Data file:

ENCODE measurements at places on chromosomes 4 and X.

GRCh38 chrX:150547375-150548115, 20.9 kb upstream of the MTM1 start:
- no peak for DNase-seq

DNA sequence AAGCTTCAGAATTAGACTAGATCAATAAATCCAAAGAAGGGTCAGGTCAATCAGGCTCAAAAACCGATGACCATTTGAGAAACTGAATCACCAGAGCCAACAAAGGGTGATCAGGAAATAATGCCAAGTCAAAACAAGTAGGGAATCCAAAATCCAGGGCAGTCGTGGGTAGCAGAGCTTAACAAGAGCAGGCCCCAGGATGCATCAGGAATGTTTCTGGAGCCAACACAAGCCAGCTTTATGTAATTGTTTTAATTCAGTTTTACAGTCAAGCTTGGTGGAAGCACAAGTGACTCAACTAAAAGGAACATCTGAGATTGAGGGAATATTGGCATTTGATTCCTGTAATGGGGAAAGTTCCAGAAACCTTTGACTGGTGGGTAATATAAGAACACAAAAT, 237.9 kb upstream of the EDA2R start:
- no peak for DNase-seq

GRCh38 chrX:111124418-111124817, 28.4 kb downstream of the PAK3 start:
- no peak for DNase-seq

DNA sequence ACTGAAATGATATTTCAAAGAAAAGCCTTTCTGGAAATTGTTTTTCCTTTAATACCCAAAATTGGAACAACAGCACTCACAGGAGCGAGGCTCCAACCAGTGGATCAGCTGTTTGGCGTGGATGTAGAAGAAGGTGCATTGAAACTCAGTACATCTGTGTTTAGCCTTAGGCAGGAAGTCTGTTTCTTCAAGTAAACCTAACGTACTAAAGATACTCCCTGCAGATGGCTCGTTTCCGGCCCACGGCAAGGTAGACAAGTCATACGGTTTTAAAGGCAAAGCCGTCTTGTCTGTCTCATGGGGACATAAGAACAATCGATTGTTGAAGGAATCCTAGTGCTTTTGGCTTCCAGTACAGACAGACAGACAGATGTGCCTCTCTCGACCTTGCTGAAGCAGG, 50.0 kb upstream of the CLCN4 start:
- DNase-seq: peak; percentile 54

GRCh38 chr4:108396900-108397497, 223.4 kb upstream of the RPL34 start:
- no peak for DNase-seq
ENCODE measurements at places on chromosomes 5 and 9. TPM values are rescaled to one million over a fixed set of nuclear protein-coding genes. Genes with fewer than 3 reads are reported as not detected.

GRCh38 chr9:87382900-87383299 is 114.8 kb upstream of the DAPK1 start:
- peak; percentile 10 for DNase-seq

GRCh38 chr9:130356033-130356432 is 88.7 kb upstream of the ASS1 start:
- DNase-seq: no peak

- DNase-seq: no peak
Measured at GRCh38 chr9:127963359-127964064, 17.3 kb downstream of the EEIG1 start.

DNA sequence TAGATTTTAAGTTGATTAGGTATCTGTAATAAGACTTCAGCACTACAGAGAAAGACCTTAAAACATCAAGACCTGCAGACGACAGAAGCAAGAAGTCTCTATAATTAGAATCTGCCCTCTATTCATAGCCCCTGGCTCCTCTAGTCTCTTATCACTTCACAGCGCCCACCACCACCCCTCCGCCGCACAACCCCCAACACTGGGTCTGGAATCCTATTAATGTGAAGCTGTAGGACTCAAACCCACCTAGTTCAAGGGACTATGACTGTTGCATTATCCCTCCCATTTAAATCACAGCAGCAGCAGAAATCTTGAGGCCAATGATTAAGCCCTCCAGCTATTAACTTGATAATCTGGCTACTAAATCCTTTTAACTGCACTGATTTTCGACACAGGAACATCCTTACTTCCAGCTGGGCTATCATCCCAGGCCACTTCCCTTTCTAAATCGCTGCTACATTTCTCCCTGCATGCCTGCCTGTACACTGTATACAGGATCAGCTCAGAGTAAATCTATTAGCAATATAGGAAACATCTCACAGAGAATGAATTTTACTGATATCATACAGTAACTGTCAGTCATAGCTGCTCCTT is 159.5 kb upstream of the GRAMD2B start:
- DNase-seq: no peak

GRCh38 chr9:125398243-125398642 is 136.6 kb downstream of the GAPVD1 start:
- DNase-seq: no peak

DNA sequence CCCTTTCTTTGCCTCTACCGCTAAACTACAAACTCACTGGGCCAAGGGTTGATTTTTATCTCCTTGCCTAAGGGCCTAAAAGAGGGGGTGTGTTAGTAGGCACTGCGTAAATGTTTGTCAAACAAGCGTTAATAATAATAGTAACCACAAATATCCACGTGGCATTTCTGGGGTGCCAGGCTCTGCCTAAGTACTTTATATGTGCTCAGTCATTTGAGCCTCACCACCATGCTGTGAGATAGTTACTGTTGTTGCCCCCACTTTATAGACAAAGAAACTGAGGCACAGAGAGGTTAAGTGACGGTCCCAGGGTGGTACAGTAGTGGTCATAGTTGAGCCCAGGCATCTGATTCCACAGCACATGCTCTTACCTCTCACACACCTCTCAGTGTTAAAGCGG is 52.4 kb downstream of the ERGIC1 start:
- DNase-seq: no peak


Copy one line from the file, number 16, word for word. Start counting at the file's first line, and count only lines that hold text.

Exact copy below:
- DNase-seq: no peak